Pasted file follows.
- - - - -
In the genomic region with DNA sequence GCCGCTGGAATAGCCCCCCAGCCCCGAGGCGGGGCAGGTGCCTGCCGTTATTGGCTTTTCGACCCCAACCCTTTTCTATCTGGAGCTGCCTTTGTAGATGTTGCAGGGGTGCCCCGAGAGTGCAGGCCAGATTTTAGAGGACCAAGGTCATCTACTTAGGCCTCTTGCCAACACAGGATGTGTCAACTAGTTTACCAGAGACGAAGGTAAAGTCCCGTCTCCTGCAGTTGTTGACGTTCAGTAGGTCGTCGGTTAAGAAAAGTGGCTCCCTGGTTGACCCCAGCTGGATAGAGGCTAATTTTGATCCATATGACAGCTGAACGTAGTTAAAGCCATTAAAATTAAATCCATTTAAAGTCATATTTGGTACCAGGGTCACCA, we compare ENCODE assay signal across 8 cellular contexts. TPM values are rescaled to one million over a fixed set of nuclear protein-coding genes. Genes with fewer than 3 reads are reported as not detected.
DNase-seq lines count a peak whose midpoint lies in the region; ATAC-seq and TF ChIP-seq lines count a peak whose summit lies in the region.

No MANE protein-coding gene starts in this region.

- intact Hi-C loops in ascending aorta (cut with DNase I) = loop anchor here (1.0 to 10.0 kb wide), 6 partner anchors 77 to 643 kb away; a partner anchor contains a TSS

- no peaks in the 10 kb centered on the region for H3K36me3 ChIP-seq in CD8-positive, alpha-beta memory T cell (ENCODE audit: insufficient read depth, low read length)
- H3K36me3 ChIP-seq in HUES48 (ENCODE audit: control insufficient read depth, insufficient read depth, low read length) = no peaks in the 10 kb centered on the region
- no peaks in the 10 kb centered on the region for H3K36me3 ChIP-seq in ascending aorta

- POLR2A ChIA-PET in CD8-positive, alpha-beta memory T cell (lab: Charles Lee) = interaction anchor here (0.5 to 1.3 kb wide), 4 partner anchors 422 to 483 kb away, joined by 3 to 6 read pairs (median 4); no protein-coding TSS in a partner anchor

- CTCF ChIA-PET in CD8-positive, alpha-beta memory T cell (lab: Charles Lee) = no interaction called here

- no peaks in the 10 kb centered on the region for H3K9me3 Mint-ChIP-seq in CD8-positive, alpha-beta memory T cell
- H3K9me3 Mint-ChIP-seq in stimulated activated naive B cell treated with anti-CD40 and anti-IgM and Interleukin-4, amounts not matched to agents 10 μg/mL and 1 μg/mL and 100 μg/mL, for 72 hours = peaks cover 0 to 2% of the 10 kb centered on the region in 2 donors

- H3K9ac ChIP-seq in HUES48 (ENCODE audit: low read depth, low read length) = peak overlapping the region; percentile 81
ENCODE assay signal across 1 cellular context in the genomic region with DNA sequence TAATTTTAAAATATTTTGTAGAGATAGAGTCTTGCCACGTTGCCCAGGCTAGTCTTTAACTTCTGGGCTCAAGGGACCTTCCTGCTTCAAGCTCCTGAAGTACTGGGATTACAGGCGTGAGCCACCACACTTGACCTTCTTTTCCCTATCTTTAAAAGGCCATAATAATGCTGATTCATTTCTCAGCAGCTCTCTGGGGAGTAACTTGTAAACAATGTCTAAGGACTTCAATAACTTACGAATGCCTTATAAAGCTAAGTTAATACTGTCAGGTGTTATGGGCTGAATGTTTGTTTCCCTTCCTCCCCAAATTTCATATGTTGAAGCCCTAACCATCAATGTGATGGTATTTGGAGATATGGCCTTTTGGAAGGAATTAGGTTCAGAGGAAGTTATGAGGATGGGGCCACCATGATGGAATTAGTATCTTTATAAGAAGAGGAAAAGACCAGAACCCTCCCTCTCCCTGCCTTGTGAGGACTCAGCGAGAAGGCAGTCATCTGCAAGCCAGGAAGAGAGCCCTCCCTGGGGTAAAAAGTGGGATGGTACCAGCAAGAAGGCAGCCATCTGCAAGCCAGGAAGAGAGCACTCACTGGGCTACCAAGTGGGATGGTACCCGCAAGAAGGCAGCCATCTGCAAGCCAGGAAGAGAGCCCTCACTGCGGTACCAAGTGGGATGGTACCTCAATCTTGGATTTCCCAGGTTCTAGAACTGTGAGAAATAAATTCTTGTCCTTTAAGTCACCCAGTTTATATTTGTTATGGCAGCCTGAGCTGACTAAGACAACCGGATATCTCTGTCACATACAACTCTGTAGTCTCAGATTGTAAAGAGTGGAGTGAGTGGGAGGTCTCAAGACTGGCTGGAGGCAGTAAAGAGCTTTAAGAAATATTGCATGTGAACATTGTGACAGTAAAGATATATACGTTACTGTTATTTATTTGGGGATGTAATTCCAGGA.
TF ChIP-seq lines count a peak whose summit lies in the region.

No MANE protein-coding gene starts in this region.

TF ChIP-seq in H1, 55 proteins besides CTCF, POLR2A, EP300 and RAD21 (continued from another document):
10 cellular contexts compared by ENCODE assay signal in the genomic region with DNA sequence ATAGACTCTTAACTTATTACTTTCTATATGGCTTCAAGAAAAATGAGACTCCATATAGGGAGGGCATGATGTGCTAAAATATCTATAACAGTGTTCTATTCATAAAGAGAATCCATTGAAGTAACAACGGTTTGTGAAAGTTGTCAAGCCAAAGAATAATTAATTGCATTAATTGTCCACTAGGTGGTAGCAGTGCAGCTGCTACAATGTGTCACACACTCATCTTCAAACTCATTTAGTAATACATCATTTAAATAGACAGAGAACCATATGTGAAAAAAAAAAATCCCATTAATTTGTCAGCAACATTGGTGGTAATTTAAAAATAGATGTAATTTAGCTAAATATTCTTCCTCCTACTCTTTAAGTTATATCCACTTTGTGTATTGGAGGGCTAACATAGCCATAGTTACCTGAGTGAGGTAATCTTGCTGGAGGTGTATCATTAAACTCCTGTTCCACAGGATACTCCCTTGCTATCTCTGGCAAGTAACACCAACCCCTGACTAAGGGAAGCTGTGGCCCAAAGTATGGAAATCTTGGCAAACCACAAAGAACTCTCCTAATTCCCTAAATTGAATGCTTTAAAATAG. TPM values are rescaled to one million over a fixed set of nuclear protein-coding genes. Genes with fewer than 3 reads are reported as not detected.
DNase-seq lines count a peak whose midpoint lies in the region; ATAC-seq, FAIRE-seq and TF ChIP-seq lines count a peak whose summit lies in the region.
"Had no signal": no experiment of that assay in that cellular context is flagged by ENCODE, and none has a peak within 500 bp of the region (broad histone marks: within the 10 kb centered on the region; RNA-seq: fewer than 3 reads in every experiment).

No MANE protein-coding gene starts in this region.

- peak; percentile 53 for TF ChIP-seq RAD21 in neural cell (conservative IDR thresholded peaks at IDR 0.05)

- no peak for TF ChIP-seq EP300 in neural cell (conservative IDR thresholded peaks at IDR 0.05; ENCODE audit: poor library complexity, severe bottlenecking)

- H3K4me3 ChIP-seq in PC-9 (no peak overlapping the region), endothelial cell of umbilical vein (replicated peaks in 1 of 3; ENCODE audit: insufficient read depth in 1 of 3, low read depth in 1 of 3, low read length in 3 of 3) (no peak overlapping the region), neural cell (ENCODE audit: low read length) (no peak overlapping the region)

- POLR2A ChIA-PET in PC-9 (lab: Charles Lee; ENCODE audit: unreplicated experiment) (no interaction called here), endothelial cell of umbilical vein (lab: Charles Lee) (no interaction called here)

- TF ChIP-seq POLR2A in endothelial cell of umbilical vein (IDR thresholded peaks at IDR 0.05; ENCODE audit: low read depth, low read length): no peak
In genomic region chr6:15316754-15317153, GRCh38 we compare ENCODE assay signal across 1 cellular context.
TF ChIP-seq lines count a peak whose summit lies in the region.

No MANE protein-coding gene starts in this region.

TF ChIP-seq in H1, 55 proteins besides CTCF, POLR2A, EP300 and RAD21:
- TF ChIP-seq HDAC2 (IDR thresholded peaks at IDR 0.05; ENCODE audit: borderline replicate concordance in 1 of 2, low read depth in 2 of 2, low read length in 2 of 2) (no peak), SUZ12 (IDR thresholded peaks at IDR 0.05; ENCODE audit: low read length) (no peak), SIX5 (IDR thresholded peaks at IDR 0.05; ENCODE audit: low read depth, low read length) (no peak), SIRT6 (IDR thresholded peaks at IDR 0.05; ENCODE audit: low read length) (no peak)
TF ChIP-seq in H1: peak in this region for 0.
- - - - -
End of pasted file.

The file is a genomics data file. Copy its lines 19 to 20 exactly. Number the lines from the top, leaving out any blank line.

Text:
"Had no signal": no experiment of that assay in that cellular context is flagged by ENCODE, and none has a peak within 500 bp of the region (broad histone marks: within the 10 kb centered on the region; RNA-seq: fewer than 3 reads in every experiment).

No MANE protein-coding gene starts in this region.